Q5c – Extra information - Managing treatments. Chat about the good days and the bad ones. Do you have any side effects that make managing your medication tricky?
|Does not receive medication or therapy or need to monitor a health condition; or can manage medication or therapy or monitor a health condition unaided.||0|
|Needs either to use an aid or appliance to be able to manage medication; or supervision, prompting or assistance to be able to manage medication or monitor a health condition. Eg. You might need help opening bottles or taking pills out of blister packs; help interpreting or reading blood sugar for the correct dose of medication; supervision to ensure the medication is taken properly; prompting to remind the claimant to take medication at the appropriate time(s).||1|
|Needs supervision, prompting or assistance to be able to manage therapy that takes no more than 3.5 hours a week.||2|
|Needs supervision, prompting or assistance to be able to manage therapy that takes more than 3.5 but no more than 7 hours a week.||4|
|Needs supervision, prompting or assistance to be able to manage therapy that takes more than 7 but no more than 14 hours a week.||6|
|Needs supervision, prompting or assistance to be able to manage therapy that takes more than 14 hours a week. ‘Prompting’ means reminding, encouraging or explaining by another person. For example, a claimant needs 15 minutes of assistance with therapy each day Monday to Friday, or reminding to manage||8|
PIP Q6 – Washing and bathing
How does you condition affect you taking a bath or showering? Can you wash your body, limbs, face, underarms and hair and can you use a standard bath or shower?
Q6a – Do you need to use an aid or appliance to wash and bathe yourself, including using a bath or shower? Aids and appliances include things like a bath / shower seat or grab rails.
Q6b – Do you need help from another person to wash and bathe? Do they physically help you? Do they remind you when to wash and bathe and do they watch over you to make sure you are safe?
Q6c – Extra information - Washing and bathing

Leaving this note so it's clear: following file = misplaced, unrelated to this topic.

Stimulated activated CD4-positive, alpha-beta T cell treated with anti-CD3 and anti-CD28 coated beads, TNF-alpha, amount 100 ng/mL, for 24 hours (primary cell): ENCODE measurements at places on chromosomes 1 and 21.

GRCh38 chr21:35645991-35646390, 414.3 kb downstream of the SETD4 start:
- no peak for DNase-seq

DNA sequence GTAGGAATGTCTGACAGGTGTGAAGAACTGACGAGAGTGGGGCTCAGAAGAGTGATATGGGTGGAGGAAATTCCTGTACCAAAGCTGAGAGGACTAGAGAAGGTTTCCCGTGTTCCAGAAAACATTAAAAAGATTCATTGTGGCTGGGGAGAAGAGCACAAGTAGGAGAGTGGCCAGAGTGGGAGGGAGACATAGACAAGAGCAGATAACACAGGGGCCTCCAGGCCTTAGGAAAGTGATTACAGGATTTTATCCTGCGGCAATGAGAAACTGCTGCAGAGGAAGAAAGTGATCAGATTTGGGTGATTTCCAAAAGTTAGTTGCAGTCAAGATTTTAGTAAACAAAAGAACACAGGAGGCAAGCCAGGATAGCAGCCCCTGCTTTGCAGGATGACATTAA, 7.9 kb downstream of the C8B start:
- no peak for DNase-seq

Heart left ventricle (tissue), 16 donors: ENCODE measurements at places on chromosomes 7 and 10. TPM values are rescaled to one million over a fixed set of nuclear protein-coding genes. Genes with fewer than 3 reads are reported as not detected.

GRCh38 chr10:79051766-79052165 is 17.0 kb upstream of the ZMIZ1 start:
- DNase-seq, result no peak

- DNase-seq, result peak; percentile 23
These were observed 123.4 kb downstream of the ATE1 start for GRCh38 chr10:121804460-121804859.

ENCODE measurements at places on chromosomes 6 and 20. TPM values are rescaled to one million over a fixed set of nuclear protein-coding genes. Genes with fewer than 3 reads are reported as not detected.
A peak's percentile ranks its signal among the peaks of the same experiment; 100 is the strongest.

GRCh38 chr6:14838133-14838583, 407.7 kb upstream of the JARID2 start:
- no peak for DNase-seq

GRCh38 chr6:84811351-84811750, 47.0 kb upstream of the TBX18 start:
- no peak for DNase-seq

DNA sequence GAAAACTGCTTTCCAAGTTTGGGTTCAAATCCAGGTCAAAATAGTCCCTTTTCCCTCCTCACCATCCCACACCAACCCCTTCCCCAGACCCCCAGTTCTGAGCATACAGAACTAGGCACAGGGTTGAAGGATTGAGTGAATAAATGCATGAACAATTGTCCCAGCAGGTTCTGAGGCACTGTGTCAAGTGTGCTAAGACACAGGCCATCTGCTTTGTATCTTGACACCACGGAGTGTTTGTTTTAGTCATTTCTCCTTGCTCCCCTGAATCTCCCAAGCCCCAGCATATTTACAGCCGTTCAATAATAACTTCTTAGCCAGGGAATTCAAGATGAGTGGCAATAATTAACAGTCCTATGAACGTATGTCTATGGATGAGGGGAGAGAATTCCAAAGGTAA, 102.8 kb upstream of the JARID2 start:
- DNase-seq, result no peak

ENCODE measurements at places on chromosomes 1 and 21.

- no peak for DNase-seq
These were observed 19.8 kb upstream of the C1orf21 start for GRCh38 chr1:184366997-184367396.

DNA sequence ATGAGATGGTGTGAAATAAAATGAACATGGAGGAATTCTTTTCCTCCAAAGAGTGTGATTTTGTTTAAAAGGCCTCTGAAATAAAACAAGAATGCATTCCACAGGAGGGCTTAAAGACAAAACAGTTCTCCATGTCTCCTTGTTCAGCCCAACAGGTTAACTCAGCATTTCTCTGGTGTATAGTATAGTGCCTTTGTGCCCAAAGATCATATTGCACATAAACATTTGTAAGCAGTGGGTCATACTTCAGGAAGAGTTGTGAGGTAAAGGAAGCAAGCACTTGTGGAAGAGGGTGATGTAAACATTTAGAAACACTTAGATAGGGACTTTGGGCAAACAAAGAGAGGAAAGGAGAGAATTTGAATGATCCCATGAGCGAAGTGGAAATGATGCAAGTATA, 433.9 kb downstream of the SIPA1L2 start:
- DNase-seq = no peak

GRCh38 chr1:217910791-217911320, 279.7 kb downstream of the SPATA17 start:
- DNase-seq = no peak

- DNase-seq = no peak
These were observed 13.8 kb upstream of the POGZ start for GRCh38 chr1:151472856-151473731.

Tell us more about any difficulties you have when washing and bathing like risks including accidents a safety, the time it takes and if you have pain, breathlessness or get really tired.
|Washing and bathing||Points|
|Can wash and bathe unaided. You can wash and bath unaided, including getting in to and out of both an unadapted bath and unadapted shower.||0|
|Needs to use an aid or appliance to be able to wash or bathe. E.g. a long-handled sponge, shower seat or bath rail.||2|
|Needs supervision or prompting to be able to wash or bathe. ‘Prompting’ means reminding, encouraging or explaining by another person.||2|
|Needs assistance to be able to wash either their hair, or body below the waist.||2|
|Needs assistance to be able to get in or out of a bath or shower.||3|
|Needs assistance to be able to wash their body between the shoulders and waist.||4|
|Cannot wash and bathe at all and needs another person to wash their entire body.||8|
PIP Q7 – Managing toilet needs
Talk about if you can get on or off a standard toilet, and clean yourself after using the toilet. Can you manage emptying your bowel and bladder? Do you need a collecting device such as a bottle, bucket or catheter?
PIP Q7a – Do you need to use an aid or appliance to use the toilet or manage incontinence like commodes, raised toilet seats, bottom wipers, bidets, incontinence pads or a stoma bag?
PIP Q7b – Do you need help from another person to use the toilet or manage incontinence? Do they physically help you? Do they remind you when to use the toilet or do they watch over you to make sure you are safe?